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Thursday, 26 July 2007

Ah well, back to the old days ... or not

When I first started sailing, the procedure for leaving and entering the UK on your own boat was fairly simple. You had to fill in form C1331 and pop it in the special post box on the wall of your local port customs post before you left. When you returned, you had to call port customs on VHF. You could moor your vessel, but otherwise no-one could leave the boat for an hour after tying-up. If no customs officers arrived, after an hour you were free to disembark. We used to obey this quite religiously; moored on some lonely east-coast creek with the lights of the pub in sight, we would obediently huddle in the cockpit for the prescribed hour, with not another human being in sight. That's being English, I suppose.

Our semi-Shengen arrangements in recent years have meant that if sailing to and from other EU nations, you don't need to notify anyone in the UK at all. Just come and go. The French of course still preserve the old civilities, and when the French border police board you (as they will) on arrival (a) it is perfectly normal to offer the officers a small glass of red wine each (b) you will be expected to produce Certificate of Registration, passports, International Certificate of Competence, Insurance documents, radio apparatus licence, radio operator's licence and of course the vessel's log-book, properly completed in ink and not pencil. Friends have found a small rubber stamp and ink-pad inscribed with the boats name and registration number also engenders a small frisson of excitement amongst these gents; they will solemnly produce one of their own, and a small satisfied flurry of mutual stamping will occur (c) at this stage, it is again normal to offer the officers a refill of red wine, which they will graciously refuse.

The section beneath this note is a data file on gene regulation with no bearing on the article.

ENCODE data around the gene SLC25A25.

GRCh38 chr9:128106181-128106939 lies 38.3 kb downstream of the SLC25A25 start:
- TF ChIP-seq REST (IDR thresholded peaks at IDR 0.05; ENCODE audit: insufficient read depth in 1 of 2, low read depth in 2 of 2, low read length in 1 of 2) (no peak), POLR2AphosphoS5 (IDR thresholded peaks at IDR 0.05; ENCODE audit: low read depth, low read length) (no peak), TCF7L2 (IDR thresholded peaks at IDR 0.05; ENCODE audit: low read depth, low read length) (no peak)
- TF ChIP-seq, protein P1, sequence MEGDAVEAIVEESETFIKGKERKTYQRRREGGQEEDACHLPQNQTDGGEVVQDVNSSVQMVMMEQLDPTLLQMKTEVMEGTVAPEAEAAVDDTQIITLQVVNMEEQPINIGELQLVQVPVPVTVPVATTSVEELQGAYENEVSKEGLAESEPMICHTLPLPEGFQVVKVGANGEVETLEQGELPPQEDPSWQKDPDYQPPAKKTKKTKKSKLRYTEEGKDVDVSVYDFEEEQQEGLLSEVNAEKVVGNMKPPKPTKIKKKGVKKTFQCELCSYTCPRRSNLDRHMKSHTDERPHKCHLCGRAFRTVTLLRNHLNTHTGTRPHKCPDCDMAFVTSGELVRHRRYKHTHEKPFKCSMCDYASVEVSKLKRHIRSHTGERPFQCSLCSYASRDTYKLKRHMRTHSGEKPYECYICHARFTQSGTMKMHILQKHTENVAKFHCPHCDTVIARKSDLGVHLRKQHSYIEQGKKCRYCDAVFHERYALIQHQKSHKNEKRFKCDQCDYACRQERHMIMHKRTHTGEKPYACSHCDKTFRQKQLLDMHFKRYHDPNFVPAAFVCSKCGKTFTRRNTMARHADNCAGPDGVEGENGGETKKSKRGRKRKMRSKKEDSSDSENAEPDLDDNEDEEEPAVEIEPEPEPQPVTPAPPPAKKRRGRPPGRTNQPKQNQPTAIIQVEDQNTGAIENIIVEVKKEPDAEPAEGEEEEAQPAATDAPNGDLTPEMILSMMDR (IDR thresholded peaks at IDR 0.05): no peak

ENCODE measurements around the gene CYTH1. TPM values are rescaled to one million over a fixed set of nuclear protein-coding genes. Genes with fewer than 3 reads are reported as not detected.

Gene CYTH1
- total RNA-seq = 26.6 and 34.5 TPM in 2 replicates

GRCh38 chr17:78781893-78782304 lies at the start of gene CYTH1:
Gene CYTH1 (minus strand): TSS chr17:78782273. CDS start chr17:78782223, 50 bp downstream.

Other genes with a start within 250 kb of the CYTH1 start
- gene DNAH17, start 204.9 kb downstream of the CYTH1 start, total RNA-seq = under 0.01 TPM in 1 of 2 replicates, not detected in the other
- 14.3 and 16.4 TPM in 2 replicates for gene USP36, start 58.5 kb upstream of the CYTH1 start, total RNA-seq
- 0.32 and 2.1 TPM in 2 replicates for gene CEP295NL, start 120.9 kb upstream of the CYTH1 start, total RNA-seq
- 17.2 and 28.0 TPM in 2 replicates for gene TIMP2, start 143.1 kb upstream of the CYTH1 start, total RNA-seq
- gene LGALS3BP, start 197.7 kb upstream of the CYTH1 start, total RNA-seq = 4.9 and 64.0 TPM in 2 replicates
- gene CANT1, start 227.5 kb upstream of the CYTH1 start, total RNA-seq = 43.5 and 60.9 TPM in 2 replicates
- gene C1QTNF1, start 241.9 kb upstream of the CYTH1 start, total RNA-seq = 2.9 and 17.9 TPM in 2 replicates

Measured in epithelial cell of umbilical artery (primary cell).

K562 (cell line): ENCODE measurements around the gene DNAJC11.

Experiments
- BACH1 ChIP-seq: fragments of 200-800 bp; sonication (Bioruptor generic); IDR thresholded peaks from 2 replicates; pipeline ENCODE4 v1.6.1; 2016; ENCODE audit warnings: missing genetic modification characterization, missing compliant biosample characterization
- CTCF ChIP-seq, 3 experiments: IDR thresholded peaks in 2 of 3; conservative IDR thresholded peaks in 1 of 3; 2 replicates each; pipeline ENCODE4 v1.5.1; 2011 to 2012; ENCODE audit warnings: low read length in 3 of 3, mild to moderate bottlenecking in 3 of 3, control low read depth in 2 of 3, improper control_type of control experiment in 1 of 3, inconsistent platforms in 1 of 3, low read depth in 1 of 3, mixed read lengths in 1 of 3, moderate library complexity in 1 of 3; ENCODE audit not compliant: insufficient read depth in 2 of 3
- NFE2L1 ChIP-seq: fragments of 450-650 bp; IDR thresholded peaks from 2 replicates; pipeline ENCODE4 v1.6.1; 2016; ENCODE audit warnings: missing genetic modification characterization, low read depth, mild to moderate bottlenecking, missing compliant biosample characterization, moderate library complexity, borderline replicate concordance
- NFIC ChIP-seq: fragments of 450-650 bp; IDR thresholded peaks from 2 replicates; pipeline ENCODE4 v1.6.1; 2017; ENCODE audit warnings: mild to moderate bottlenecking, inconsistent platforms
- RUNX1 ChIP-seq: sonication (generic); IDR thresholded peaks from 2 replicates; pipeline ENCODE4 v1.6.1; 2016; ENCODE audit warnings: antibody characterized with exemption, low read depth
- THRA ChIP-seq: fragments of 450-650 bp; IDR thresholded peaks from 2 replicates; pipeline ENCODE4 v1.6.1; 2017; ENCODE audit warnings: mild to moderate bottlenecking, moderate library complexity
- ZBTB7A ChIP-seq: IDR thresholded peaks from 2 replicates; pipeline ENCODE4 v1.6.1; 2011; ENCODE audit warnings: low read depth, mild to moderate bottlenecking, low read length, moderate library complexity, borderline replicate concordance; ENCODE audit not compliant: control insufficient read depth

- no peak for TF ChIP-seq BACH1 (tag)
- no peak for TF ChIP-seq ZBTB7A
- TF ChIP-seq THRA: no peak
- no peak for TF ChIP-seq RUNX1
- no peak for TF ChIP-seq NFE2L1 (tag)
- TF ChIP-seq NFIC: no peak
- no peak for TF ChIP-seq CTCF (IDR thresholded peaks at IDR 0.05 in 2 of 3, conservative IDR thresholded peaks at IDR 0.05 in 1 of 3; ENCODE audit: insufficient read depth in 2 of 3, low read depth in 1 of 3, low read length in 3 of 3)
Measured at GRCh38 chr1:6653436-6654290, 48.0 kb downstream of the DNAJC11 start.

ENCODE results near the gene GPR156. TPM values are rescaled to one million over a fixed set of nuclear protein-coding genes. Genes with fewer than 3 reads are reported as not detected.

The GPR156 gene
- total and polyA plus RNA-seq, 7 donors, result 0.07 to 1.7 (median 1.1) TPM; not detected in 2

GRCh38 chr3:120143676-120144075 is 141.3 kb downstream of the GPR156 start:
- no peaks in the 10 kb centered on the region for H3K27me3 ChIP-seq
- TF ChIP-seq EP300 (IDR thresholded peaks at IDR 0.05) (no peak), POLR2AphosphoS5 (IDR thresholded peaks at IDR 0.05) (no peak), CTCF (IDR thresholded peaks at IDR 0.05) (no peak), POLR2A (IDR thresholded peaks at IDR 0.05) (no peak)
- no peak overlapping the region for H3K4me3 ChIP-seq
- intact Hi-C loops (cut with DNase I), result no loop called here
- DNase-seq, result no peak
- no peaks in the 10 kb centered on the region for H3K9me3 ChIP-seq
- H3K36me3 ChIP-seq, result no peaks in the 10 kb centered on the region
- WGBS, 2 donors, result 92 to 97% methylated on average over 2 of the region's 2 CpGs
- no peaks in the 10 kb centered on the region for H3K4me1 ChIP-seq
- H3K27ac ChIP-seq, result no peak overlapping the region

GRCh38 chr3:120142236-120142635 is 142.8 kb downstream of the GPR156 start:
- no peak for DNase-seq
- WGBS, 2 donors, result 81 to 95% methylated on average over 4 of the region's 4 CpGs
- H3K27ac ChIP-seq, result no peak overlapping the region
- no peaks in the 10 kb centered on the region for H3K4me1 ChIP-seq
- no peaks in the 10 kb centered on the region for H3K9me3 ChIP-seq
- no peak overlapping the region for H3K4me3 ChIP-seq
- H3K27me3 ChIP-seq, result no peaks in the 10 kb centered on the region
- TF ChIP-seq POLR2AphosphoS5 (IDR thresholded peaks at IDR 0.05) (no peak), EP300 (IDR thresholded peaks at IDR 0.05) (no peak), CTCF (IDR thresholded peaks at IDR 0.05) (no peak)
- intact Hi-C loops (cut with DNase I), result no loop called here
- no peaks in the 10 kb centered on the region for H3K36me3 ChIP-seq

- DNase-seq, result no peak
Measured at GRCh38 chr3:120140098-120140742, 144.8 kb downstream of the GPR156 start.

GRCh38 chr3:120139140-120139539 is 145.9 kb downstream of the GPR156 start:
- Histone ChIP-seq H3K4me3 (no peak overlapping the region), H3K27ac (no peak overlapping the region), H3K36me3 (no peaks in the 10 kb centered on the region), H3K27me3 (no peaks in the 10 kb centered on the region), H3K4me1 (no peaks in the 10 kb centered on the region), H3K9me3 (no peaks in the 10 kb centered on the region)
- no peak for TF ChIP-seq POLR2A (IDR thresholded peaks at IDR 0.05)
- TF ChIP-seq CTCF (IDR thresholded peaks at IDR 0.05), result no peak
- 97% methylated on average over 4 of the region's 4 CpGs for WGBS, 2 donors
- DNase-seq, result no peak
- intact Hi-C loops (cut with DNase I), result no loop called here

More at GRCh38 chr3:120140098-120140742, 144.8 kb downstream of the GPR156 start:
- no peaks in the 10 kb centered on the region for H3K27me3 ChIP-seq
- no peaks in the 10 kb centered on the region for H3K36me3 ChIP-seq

I have found these arrangements not to be onerous. Generally relaxed and good-humoured, it does give the impression that the French are serious and professional about these things. Yet if travelling by ferry, until recently it was unusual to find even a single French border official on duty at the major ports. Strange.

I suppose it's inevitable that Brown's announcement that every person entering and leaving the UK will be security checked will extend to the half a million pleasure craft in private ownership in the UK, although without re-opening customs posts in scores of minor ports it's difficult to see how this will be done. Oh yes, I forgot. This is Brown's Totalitarian Britain. He will simply forbid us from leaving UK territorial waters at all.

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